Doc­u­men­tary screen­ing on Ye­men

Doc­u­men­tary screen­ing and Ye­menite stu­dent shed light on ig­nored cri­sis

The McGill Daily - - Contents - Omar Arafeh The Mcgill Daily

On March 13, the Mcgill Syr­ian Stu­dents’ As­so­ci­a­tion, Amnesty In­ter­na­tional, and the World Is­lamic and Mid­dle Eastern Stu­dents’ As­so­ci­a­tion hosted speaker Ala’a Ahmed and screened the FRONT­LINE PBS doc­u­men­tary “In­side Ye­men” to raise aware­ness on the hu­man­i­tar­ian cri­sis in Ye­men. Ahmed was one of the or­ga­niz­ers dur­ing Ye­men’s up­ris­ing in 2011. He is cur­rently pur­su­ing a Master’s de­gree in Po­lit­i­cal Science at Con­cor­dia Univer­sity, after com­ing to Canada as a refugee. He also co-founded a me­dia ad­vo­cacy or­ga­ni­za­tion called Sup­port­ye­men.

The doc­u­men­tary, re­leased in July 2017, fo­cuses on the com­plete lack of com­pen­sa­tion for work­ers in Ye­men due to the con­flict and its ef­fects on their daily lives: “[It was] the first time all em­ploy­ees in the coun­try re­ceive [...] coupons be­cause we have not re­ceived a salary,” says one man in­ter­viewed in a gro­cery store. Garbage work­ers were not paid, leav­ing the streets filled with garbage that has caused bac­te­ria to col­lect and in­fil­trate the wa­ter. This has ef­fec­tively led to a cholera epi­demic, leav­ing many hos­pi­tal­ized for ex­treme de­hy­dra­tion. Ac­cord­ing to the World Health Or­ga­ni­za­tion, there are over 300,000 cases of cholera and 1,600 ac­counts of death by cholera as of mid-2017. Ac­cord­ing to a nurse in­ter­viewed in the doc­u­men­tary, the num­ber of mal­nu­tri­tion cases has dou­bled since the war be­gan.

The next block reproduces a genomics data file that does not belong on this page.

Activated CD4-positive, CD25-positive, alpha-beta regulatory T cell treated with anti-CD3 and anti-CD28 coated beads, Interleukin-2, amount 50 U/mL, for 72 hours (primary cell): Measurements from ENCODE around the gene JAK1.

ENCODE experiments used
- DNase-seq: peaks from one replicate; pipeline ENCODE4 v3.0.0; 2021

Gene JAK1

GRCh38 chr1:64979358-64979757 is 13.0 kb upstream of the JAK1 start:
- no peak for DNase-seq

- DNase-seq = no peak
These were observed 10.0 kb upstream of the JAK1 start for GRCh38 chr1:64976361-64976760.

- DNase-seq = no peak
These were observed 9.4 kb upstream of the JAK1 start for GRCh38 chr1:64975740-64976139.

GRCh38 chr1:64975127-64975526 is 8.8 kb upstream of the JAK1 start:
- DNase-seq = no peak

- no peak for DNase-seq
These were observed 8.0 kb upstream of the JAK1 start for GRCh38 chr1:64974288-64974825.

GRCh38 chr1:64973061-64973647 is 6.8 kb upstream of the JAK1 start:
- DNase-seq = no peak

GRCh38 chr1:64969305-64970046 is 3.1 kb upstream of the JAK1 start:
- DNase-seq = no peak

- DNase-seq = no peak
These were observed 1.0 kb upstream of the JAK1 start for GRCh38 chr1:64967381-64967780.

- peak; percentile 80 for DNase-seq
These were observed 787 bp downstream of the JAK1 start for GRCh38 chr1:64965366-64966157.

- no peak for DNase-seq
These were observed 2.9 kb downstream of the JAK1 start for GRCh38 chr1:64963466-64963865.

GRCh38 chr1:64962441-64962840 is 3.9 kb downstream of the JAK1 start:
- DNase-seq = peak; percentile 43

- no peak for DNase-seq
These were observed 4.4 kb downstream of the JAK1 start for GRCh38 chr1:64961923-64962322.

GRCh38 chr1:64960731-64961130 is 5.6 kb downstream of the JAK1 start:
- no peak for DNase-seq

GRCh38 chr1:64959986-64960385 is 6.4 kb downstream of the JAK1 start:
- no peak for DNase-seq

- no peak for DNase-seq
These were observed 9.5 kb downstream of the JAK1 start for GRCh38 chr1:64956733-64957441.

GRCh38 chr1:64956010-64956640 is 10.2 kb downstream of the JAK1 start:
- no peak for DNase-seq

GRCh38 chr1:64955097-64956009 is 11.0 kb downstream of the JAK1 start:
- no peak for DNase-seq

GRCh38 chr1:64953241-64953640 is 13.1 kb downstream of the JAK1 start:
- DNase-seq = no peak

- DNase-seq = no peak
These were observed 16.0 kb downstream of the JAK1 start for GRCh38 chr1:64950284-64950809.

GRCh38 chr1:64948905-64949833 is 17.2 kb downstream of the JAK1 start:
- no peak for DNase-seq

Miryama Ab­du­laziz, one of the hosts, ex­plained that the event’s goal was to shed light on what is hap­pen­ing in Ye­men, and raise funds for Mona Relief.” This or­ga­ni­za­tion fo­cuses on relief, giv­ing peo­ple food, medicine, blan­kets, and other ba­sic sup­plies.

Ab­du­laziz fur­ther de­scribed that, “each fam­ily re­ceives a bas­ket for the price of $30-35 USD, [which] con­tains wheat, sugar, rice, oil, and pow­dered milk — enough for a fam­ily of six to eight peo­ple for one month.” Since 2015, the or­ga­ni­za­tion it­self has been “able to sup­port more than 40,000 peo­ple as of July 2017.”

After Ab­du­laziz’s in­ter­ven­tion, Ahmed de­scribed his ex­pe­ri­ence in Ye­men dur­ing the 2011 up­ris­ing.

“The per­fect places for us to go [for protests] were the uni­ver­si­ties where more ac­tive young peo­ple were. [...] Ev­ery­thing we did was vol­un­tary, we worked hard to­gether to build tents and to have sit-ins, but the govern­ment cracked down, and with more peo­ple be­ing hurt or killed, the more in­ter­na­tional at­ten­tion there was to our cause.”